Tuesday, December 9, 2008

Sun Prairie Companies Make Their Mark on In Business Magazine's 2009 Book of Lists

In Business Magazine ranks companies on multiple criteria each year in its annual book of lists. Several Sun Prairie companies are flexing their muscle and moving up in several key categories, including...

Fastest Growing Company (#1)
Wisconsin Distributors

A big red "1" appears in front of Wisconsin Distributors on Page 18 of this months "Book of Lists" supplement to In Business Magazine under the ranking of Fastest Growing Compaines in the Greater Madison area. Their reported revenue went from $57 million in 2006 to $90 million in 2007--a 57.9% growth in revenue, clearly making them the #1 fastest growing company in the region.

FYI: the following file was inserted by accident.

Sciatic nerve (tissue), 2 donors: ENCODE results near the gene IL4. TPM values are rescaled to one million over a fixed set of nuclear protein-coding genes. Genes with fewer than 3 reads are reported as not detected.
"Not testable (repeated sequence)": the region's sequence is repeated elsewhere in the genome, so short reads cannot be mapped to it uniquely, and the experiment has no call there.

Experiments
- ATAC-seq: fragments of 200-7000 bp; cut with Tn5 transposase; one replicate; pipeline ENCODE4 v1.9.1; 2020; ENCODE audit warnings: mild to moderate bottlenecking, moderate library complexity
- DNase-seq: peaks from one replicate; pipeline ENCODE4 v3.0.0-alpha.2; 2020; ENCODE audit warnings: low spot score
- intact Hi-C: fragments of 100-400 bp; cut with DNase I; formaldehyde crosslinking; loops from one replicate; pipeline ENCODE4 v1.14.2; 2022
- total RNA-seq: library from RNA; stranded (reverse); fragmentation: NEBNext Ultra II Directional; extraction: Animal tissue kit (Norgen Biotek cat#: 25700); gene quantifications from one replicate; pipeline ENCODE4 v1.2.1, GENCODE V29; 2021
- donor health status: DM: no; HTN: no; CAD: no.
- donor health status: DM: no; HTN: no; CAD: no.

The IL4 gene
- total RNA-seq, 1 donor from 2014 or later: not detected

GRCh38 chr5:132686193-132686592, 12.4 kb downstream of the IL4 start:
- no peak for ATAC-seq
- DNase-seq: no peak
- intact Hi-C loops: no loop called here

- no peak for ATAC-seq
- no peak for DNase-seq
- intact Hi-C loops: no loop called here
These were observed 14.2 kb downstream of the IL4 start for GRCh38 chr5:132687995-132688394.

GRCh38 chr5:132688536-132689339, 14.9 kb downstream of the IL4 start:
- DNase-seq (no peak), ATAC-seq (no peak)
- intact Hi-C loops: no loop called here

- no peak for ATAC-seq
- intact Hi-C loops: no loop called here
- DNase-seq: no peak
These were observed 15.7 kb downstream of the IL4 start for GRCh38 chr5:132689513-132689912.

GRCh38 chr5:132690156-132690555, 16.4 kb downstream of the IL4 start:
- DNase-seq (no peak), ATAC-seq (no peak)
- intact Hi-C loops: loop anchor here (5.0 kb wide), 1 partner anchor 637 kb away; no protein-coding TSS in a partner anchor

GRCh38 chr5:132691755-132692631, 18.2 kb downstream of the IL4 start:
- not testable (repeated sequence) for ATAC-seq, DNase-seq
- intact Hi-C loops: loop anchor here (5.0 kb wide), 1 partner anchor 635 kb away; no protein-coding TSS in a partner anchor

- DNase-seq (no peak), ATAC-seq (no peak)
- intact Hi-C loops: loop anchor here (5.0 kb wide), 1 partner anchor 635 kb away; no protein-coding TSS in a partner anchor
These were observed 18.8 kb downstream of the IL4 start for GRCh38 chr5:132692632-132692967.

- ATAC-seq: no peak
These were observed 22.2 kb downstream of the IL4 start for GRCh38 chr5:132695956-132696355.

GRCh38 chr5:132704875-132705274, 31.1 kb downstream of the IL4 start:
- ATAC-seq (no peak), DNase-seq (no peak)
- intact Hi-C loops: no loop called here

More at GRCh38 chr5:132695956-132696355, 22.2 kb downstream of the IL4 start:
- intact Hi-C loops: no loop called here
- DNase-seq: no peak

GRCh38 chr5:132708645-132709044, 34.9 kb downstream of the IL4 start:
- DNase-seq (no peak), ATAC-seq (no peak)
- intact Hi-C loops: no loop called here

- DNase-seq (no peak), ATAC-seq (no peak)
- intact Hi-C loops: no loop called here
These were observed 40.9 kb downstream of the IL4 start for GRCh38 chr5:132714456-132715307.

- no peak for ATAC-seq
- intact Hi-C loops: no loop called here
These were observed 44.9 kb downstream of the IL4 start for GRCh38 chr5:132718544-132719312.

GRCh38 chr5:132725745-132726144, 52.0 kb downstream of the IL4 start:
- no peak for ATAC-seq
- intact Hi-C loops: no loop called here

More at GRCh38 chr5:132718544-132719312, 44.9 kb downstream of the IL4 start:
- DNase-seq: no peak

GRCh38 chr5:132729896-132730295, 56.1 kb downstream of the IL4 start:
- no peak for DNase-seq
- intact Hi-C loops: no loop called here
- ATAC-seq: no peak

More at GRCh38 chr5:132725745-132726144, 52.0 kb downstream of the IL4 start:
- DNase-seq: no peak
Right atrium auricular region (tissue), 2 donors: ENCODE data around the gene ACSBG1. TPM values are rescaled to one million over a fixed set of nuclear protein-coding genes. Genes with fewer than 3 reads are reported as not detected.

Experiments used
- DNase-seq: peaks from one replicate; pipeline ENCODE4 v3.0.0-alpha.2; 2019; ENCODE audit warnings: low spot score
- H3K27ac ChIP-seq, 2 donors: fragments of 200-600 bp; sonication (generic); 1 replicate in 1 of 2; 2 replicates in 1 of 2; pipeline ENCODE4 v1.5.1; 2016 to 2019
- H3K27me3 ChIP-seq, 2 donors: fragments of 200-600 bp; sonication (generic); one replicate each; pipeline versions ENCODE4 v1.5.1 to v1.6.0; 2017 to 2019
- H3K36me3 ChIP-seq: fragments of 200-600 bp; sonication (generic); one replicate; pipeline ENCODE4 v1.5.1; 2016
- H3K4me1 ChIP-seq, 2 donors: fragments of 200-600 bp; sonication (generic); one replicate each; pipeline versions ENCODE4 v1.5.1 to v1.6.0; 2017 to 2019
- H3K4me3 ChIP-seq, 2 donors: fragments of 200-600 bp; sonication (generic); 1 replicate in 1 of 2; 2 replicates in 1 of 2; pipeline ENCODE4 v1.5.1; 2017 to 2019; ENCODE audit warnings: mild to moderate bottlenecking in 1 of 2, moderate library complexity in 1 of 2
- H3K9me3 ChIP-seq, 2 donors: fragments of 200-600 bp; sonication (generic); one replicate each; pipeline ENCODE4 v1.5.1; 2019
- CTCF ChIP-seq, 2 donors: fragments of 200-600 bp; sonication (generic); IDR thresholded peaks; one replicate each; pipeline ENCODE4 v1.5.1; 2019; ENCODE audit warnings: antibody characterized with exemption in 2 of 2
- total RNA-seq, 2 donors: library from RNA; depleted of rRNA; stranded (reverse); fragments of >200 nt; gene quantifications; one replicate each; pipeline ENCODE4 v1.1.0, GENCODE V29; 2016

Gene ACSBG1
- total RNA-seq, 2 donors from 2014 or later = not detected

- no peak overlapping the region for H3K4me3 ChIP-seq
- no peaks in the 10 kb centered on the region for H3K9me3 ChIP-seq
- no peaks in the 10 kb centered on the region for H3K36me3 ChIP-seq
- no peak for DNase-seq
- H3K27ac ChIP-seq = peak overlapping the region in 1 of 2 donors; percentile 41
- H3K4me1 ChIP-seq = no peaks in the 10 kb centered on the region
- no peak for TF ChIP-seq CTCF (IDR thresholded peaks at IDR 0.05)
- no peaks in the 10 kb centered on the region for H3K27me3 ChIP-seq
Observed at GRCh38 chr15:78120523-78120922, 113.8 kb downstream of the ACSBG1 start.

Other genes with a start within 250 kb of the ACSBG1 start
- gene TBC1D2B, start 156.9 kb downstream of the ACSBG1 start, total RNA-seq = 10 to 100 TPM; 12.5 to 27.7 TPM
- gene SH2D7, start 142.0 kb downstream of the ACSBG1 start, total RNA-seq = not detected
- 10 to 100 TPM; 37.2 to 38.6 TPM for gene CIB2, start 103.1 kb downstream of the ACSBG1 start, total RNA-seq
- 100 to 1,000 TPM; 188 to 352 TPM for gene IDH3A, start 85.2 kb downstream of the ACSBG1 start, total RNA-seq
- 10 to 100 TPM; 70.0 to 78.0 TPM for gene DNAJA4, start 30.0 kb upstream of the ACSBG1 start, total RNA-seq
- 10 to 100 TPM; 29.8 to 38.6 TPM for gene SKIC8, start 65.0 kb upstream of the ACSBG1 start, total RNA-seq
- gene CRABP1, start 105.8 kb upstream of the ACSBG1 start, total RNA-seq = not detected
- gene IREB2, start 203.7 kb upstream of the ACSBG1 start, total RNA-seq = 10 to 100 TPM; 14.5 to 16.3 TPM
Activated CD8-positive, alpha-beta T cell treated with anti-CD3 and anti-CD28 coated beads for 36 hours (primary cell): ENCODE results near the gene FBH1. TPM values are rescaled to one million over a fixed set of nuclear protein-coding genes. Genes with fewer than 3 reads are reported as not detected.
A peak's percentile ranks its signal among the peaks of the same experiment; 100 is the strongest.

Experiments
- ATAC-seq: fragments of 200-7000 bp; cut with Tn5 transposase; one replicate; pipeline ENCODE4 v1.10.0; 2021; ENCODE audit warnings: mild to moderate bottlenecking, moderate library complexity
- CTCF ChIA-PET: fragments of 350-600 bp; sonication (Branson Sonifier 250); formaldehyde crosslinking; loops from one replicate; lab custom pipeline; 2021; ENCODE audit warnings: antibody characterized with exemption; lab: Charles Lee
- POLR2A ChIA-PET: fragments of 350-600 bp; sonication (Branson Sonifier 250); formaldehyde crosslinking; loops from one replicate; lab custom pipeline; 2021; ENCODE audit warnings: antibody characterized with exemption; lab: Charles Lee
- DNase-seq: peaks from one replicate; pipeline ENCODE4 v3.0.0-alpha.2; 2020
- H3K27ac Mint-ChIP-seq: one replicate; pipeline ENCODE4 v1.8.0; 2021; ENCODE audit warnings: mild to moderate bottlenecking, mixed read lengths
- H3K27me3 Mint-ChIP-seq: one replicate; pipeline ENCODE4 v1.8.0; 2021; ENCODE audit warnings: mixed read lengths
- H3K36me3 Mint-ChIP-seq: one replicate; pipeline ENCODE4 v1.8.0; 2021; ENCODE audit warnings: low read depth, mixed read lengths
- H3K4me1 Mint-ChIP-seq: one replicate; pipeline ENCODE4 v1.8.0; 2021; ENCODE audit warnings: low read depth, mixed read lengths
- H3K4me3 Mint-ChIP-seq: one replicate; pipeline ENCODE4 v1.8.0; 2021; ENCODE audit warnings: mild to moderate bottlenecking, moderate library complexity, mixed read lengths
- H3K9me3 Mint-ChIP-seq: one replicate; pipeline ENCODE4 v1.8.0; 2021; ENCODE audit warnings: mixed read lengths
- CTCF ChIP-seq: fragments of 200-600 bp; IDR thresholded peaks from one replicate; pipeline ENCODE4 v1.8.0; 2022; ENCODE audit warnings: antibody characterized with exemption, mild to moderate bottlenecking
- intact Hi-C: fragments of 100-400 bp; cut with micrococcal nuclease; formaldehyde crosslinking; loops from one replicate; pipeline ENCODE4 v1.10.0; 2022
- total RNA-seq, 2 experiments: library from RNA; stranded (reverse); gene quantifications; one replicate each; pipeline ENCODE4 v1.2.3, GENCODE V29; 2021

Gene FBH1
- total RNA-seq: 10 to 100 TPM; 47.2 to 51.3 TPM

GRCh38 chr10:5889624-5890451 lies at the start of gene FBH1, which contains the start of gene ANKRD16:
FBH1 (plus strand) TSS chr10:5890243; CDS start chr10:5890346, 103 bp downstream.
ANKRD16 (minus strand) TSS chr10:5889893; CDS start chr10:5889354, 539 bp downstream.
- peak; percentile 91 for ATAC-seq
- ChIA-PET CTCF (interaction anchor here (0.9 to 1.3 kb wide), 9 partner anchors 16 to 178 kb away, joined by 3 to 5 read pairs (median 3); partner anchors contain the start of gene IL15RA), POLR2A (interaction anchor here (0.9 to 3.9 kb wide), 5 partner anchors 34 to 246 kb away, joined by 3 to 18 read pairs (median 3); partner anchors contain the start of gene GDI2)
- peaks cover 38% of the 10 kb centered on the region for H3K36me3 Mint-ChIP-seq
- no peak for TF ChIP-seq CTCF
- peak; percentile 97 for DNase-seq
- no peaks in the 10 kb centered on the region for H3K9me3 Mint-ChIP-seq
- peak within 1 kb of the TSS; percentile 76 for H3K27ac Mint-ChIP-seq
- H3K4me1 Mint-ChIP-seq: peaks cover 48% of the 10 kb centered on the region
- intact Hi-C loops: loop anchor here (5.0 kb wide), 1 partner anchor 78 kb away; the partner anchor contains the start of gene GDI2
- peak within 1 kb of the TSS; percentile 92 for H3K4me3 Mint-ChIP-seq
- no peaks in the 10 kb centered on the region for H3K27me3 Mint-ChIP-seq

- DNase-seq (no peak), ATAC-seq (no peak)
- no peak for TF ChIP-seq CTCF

Wisconsin Distributors is a wholesale distributor for Anheuser-Busch products located in the Sun Prairie Business Park.

Congratulations (or should I say "Cheers!") to all the employees at Wisconsin Distributors for this tremendous success.

Click here for more information on Wisconsin Distributors.

Contact Neil Stechschulte at or (608) 825-0894 for additional information on the Sun Prairie Business Park.

Top 25 Revenue Generators (#7)
QBE Regional Insurance (General Casualty)

QBE was listed as posting $1.07 billion in revenue in 2007 with 824 employees (now closer to 900 employees with more thought to be on the way). QBE insures homes, autos and businesses in 25 states.

QBE, which bought General Casualty and related companies for $1.16 billion early last year, has big plans for the Sun Prairie campus, which is slated to become one of two QBE data centers worldwide. The parent company is consolidating operations around the country and moving jobs to Sun Prairie in support areas that include information technology, finance, human resources and actuarial services.